"It is important to realize that for the first Christians the Spirit was thought of in terms of divine power." - New Bible Dictionary, p. 1139, Tyndale House Publishers, 1984.
"On the whole, the New Testament, like the Old, speaks of the Spirit as a divine energy or power." - A Catholic Dictionary.
p. 269, The Catholic Encyclopedia, 1976, admits: "In the OT the Holy Spirit means a divine power ..."
Since Jehovah's (the Father's) holy spirit is actually his active force, it can do anything God wants done.
What it does or 'says,' etc. is really the Father (or whoever the Father allows to use that force) acting through it.
An imperfect example might be a person listening to a two-way radio. He can only see the radio and hear the message from the radio, but there really is a person somewhere far away whose thoughts are conveyed to him through invisible electrical energy and through the radio. That person is not the electrical energy and not the radio (which is actually 'speaking' to the man).
The personification of this holy force of God's should not be considered proof that it is a person. Certainly it is not evidence that it is God!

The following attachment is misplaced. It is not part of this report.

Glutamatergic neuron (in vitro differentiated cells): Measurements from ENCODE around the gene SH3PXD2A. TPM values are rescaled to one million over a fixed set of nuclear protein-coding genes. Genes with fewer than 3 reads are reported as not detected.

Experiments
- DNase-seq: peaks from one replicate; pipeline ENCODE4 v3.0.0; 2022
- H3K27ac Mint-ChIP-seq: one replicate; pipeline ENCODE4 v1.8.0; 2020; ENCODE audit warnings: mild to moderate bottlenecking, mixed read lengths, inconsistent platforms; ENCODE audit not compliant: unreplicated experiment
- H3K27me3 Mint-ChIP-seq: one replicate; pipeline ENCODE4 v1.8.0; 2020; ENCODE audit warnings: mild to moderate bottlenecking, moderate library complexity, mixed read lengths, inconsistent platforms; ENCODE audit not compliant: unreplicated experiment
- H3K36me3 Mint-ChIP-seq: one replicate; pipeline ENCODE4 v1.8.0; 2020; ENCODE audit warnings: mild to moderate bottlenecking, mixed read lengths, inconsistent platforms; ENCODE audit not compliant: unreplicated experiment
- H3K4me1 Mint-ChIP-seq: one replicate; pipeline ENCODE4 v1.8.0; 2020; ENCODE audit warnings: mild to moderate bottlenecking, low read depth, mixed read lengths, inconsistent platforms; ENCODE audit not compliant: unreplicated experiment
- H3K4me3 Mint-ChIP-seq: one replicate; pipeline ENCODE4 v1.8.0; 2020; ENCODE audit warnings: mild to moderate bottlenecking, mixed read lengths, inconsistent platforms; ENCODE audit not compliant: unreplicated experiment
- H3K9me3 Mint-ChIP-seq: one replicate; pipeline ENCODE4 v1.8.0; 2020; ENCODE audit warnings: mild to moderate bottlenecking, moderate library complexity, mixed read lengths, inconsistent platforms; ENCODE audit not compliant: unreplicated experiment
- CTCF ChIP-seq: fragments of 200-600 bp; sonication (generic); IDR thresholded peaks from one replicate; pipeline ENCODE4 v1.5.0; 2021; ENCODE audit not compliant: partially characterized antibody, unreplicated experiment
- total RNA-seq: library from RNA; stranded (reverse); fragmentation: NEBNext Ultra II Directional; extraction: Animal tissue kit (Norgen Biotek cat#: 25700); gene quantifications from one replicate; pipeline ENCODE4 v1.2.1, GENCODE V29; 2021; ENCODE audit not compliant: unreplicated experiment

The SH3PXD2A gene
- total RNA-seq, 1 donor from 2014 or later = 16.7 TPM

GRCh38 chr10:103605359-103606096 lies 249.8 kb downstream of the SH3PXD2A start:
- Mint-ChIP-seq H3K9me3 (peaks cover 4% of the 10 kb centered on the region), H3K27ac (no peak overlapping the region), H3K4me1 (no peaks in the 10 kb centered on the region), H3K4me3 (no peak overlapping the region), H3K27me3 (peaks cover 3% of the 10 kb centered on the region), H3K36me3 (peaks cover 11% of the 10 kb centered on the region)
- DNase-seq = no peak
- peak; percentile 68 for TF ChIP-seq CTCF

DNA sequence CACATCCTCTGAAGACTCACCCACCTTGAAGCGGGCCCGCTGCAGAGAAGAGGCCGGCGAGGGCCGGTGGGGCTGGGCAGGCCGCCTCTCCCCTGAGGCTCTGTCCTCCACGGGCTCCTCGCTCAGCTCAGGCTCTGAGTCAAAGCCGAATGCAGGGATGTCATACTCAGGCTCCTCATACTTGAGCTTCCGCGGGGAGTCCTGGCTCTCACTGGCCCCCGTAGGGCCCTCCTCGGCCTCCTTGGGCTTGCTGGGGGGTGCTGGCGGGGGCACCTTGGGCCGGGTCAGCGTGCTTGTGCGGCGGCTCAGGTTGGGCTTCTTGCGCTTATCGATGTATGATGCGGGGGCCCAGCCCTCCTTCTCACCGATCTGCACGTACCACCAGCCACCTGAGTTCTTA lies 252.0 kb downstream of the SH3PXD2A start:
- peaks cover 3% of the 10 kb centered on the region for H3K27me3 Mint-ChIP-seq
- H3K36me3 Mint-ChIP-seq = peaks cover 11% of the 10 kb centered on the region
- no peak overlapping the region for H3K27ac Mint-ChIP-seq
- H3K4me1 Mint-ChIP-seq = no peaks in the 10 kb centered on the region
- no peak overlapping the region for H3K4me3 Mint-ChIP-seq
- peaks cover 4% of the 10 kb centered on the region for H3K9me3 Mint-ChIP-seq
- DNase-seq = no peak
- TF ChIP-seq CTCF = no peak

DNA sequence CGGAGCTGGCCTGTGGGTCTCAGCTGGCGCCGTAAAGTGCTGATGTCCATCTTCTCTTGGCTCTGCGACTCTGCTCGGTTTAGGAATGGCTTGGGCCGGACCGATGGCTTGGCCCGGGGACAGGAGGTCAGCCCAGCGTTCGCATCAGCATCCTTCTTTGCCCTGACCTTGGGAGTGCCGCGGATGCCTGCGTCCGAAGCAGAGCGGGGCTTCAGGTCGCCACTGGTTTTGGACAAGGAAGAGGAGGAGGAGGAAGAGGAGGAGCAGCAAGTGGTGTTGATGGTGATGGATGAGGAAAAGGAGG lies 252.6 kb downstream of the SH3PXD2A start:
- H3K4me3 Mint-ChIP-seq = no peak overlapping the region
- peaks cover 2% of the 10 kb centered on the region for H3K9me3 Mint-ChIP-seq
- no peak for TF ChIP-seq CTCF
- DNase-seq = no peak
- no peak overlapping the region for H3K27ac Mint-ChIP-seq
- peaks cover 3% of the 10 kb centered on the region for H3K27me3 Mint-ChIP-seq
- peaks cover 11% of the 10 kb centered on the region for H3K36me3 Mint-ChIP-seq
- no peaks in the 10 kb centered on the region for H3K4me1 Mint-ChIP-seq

Even the trinitarian A Catholic Dictionary admits that the personification of the holy spirit in the New Testament certainly does not mean that it is a person:
"Most of these places furnish no cogent proof of personality....We must not forget that the NT personifies mere attributes such as love (1 Cor. xiii. 4), and sin (Rom. vii. 11), nay even abstract and lifeless things, such as the law (Rom iii.19), the water and the blood (1 John v.8)."
This understanding was not confined only to scriptural usage but was in common use. Included with the early Christian letter, "The Epistle to Diognetus," is a 2nd or 3rd century Christian's statement written in the same Greek language as used in the NT manuscripts. It states:
"the grace [charis] of the prophets is recognized.... If thou grieve [lupeo] not this grace [charis] thou shalt understand." - "Epistle to Diognetus," The Apostolic Fathers, Lightfoot and Harmer, Baker Book House, 1984 ed., pp. 499 (text) and 510 (translation). Also see p. 183, Early Christian Writings, Staniforth, Dorset Press, 1986 ed.
And Young's Exhaustive Concordance of the Bible tells us that "Abstract and inanimate things are frequently personified" and then gives a long list of such things found in the Bible, including "a will [attributed to] the flesh and mind .... knowing, rejoicing [attributed] to the sun..." - "Hints and Helps to Bible Interpretation," #2. (Also see Jn 3:8 where "the pneuma ['wind' or `spirit'] blows where it wills.")
So, it is certainly no surprise to find that holy spirit can be "grieved" in New Testament figurative language: "do not be grieving God's Holy Spirit." Eph. 4:30. Certainly anything you do to (or against) God's direct active force you are also doing to (or against) God himself.
What about scriptures that seem to show the Holy Spirit being personified? (SFBT)